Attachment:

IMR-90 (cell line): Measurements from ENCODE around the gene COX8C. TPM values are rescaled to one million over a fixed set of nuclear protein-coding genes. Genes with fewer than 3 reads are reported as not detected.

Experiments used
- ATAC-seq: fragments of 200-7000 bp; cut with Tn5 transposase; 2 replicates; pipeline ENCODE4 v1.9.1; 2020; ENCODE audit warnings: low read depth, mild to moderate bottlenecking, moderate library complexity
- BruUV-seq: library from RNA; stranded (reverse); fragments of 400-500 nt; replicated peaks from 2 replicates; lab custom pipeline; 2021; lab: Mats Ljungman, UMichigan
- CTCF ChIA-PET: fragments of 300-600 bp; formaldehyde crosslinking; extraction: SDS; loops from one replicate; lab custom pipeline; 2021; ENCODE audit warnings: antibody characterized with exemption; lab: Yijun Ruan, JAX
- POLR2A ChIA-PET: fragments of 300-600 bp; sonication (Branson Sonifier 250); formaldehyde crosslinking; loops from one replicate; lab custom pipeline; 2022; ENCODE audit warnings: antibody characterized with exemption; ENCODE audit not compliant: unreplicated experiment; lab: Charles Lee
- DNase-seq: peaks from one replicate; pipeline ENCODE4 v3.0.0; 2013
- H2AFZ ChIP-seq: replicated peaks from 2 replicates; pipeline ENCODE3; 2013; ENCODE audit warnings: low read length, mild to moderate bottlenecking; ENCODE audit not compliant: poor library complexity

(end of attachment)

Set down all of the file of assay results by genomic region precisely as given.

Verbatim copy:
IMR-90 (cell line): Measurements from ENCODE around the gene COX8C. TPM values are rescaled to one million over a fixed set of nuclear protein-coding genes. Genes with fewer than 3 reads are reported as not detected.

Experiments used
- ATAC-seq: fragments of 200-7000 bp; cut with Tn5 transposase; 2 replicates; pipeline ENCODE4 v1.9.1; 2020; ENCODE audit warnings: low read depth, mild to moderate bottlenecking, moderate library complexity
- BruUV-seq: library from RNA; stranded (reverse); fragments of 400-500 nt; replicated peaks from 2 replicates; lab custom pipeline; 2021; lab: Mats Ljungman, UMichigan
- CTCF ChIA-PET: fragments of 300-600 bp; formaldehyde crosslinking; extraction: SDS; loops from one replicate; lab custom pipeline; 2021; ENCODE audit warnings: antibody characterized with exemption; lab: Yijun Ruan, JAX
- POLR2A ChIA-PET: fragments of 300-600 bp; sonication (Branson Sonifier 250); formaldehyde crosslinking; loops from one replicate; lab custom pipeline; 2022; ENCODE audit warnings: antibody characterized with exemption; ENCODE audit not compliant: unreplicated experiment; lab: Charles Lee
- DNase-seq: peaks from one replicate; pipeline ENCODE4 v3.0.0; 2013
- H2AFZ ChIP-seq: replicated peaks from 2 replicates; pipeline ENCODE3; 2013; ENCODE audit warnings: low read length, mild to moderate bottlenecking; ENCODE audit not compliant: poor library complexity